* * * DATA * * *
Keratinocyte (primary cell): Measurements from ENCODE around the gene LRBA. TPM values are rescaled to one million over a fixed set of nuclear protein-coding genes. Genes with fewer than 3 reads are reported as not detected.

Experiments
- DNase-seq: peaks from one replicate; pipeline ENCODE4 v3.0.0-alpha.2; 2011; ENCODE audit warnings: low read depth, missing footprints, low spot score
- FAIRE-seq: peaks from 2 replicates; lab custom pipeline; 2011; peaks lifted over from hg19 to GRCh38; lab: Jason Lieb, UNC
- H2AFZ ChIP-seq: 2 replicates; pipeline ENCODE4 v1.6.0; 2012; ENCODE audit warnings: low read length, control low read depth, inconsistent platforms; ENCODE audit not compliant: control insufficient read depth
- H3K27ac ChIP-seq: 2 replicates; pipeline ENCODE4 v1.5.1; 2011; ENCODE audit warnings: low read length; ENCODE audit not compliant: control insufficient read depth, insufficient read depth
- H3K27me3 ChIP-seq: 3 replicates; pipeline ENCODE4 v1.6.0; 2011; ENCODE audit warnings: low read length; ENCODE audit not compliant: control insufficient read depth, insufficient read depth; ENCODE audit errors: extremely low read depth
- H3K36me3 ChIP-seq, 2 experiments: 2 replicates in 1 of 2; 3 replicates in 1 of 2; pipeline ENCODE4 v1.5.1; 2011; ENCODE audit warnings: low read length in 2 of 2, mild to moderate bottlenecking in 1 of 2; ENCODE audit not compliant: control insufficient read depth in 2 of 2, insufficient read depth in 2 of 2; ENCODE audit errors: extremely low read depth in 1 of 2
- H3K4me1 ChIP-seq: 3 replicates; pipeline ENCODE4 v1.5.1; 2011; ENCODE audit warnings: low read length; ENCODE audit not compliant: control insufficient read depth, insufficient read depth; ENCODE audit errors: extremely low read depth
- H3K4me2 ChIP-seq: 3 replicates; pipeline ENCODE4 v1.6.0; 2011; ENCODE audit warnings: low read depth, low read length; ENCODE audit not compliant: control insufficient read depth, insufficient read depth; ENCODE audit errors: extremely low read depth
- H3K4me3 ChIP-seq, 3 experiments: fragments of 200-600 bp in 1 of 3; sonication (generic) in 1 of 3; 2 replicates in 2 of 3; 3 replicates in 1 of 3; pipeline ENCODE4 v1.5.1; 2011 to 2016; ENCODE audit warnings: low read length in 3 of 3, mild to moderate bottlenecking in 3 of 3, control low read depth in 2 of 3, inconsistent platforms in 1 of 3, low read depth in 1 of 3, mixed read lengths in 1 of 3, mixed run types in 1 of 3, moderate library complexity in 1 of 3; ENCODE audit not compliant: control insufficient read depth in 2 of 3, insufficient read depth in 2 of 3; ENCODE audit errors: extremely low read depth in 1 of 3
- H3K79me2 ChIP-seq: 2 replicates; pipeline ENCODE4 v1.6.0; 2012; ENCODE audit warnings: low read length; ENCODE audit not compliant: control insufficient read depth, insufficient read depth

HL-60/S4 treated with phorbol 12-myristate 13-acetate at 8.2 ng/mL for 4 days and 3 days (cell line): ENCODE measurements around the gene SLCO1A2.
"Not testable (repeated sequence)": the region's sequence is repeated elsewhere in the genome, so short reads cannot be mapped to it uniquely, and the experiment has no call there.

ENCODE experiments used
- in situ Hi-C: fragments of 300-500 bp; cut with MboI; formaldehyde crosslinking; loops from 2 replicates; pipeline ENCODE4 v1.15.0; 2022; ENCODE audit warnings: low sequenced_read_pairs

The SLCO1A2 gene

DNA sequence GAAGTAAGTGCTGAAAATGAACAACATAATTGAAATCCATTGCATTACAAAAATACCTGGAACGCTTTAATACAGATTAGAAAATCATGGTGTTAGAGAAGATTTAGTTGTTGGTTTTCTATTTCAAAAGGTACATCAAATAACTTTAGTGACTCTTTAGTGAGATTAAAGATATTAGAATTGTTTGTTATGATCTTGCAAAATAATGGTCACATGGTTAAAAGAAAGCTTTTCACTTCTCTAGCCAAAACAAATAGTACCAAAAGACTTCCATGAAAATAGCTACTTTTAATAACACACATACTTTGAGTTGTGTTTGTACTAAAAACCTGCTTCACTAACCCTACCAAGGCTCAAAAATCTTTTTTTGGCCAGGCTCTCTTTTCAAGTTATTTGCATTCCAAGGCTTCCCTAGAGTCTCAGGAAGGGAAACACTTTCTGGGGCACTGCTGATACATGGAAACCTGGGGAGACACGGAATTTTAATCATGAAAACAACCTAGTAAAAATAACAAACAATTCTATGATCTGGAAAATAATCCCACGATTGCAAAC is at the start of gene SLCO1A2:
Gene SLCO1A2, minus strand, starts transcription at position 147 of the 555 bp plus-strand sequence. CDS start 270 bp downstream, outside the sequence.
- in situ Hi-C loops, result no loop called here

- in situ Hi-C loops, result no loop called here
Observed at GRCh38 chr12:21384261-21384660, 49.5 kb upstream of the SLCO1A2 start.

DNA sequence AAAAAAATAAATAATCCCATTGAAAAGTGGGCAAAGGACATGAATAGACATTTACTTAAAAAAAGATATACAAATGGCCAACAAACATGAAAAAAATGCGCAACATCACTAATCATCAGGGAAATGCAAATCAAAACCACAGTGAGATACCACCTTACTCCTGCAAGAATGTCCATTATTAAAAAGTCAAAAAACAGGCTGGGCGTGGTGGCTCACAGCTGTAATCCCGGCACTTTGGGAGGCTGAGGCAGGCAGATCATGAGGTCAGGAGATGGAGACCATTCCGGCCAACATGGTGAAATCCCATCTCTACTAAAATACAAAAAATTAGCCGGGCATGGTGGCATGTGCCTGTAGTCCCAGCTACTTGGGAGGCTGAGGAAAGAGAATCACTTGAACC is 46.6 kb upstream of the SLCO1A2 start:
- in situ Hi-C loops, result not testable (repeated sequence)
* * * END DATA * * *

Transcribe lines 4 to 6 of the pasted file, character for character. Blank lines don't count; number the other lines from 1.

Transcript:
- FAIRE-seq: peaks from 2 replicates; lab custom pipeline; 2011; peaks lifted over from hg19 to GRCh38; lab: Jason Lieb, UNC
- H2AFZ ChIP-seq: 2 replicates; pipeline ENCODE4 v1.6.0; 2012; ENCODE audit warnings: low read length, control low read depth, inconsistent platforms; ENCODE audit not compliant: control insufficient read depth
- H3K27ac ChIP-seq: 2 replicates; pipeline ENCODE4 v1.5.1; 2011; ENCODE audit warnings: low read length; ENCODE audit not compliant: control insufficient read depth, insufficient read depth